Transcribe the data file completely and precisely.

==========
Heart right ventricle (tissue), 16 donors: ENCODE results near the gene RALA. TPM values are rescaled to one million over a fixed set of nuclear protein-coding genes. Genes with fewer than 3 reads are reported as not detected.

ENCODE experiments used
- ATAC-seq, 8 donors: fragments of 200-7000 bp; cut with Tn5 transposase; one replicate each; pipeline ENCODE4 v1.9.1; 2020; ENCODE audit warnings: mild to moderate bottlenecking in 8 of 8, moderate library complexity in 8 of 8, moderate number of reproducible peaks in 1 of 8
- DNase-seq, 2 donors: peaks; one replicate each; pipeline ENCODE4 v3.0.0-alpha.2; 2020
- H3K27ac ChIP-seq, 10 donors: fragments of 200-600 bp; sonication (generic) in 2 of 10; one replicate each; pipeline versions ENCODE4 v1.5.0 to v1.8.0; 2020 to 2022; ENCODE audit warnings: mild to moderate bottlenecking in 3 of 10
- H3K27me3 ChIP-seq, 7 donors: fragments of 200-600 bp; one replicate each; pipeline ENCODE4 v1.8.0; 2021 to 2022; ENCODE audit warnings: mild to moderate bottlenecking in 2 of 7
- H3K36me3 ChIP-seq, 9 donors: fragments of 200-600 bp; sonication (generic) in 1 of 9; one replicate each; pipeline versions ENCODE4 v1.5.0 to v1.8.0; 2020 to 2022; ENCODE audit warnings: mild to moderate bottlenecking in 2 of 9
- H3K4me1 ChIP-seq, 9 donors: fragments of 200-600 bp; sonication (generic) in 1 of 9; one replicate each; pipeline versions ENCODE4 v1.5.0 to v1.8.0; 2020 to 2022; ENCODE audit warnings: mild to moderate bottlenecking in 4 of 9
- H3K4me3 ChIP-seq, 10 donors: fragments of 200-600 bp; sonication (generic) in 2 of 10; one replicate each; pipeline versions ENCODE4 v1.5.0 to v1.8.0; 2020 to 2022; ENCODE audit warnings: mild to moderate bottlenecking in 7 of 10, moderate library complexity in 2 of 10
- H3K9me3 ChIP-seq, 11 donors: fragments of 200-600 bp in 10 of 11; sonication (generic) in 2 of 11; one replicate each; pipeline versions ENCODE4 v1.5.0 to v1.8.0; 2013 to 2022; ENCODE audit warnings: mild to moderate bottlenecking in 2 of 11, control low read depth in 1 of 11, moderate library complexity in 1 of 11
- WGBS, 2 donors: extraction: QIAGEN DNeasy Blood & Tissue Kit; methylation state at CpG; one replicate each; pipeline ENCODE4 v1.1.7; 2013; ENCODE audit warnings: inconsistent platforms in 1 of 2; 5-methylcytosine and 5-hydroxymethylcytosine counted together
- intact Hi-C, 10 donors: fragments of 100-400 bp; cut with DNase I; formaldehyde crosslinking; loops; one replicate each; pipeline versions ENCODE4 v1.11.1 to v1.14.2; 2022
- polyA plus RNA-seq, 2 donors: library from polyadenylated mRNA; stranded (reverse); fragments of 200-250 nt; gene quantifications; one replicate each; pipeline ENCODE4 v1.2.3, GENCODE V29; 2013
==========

Heart right ventricle (tissue), 16 donors: ENCODE results near the gene RALA. TPM values are rescaled to one million over a fixed set of nuclear protein-coding genes. Genes with fewer than 3 reads are reported as not detected.

ENCODE experiments used
- ATAC-seq, 8 donors: fragments of 200-7000 bp; cut with Tn5 transposase; one replicate each; pipeline ENCODE4 v1.9.1; 2020; ENCODE audit warnings: mild to moderate bottlenecking in 8 of 8, moderate library complexity in 8 of 8, moderate number of reproducible peaks in 1 of 8
- DNase-seq, 2 donors: peaks; one replicate each; pipeline ENCODE4 v3.0.0-alpha.2; 2020
- H3K27ac ChIP-seq, 10 donors: fragments of 200-600 bp; sonication (generic) in 2 of 10; one replicate each; pipeline versions ENCODE4 v1.5.0 to v1.8.0; 2020 to 2022; ENCODE audit warnings: mild to moderate bottlenecking in 3 of 10
- H3K27me3 ChIP-seq, 7 donors: fragments of 200-600 bp; one replicate each; pipeline ENCODE4 v1.8.0; 2021 to 2022; ENCODE audit warnings: mild to moderate bottlenecking in 2 of 7
- H3K36me3 ChIP-seq, 9 donors: fragments of 200-600 bp; sonication (generic) in 1 of 9; one replicate each; pipeline versions ENCODE4 v1.5.0 to v1.8.0; 2020 to 2022; ENCODE audit warnings: mild to moderate bottlenecking in 2 of 9
- H3K4me1 ChIP-seq, 9 donors: fragments of 200-600 bp; sonication (generic) in 1 of 9; one replicate each; pipeline versions ENCODE4 v1.5.0 to v1.8.0; 2020 to 2022; ENCODE audit warnings: mild to moderate bottlenecking in 4 of 9
- H3K4me3 ChIP-seq, 10 donors: fragments of 200-600 bp; sonication (generic) in 2 of 10; one replicate each; pipeline versions ENCODE4 v1.5.0 to v1.8.0; 2020 to 2022; ENCODE audit warnings: mild to moderate bottlenecking in 7 of 10, moderate library complexity in 2 of 10
- H3K9me3 ChIP-seq, 11 donors: fragments of 200-600 bp in 10 of 11; sonication (generic) in 2 of 11; one replicate each; pipeline versions ENCODE4 v1.5.0 to v1.8.0; 2013 to 2022; ENCODE audit warnings: mild to moderate bottlenecking in 2 of 11, control low read depth in 1 of 11, moderate library complexity in 1 of 11
- WGBS, 2 donors: extraction: QIAGEN DNeasy Blood & Tissue Kit; methylation state at CpG; one replicate each; pipeline ENCODE4 v1.1.7; 2013; ENCODE audit warnings: inconsistent platforms in 1 of 2; 5-methylcytosine and 5-hydroxymethylcytosine counted together
- intact Hi-C, 10 donors: fragments of 100-400 bp; cut with DNase I; formaldehyde crosslinking; loops; one replicate each; pipeline versions ENCODE4 v1.11.1 to v1.14.2; 2022
- polyA plus RNA-seq, 2 donors: library from polyadenylated mRNA; stranded (reverse); fragments of 200-250 nt; gene quantifications; one replicate each; pipeline ENCODE4 v1.2.3, GENCODE V29; 2013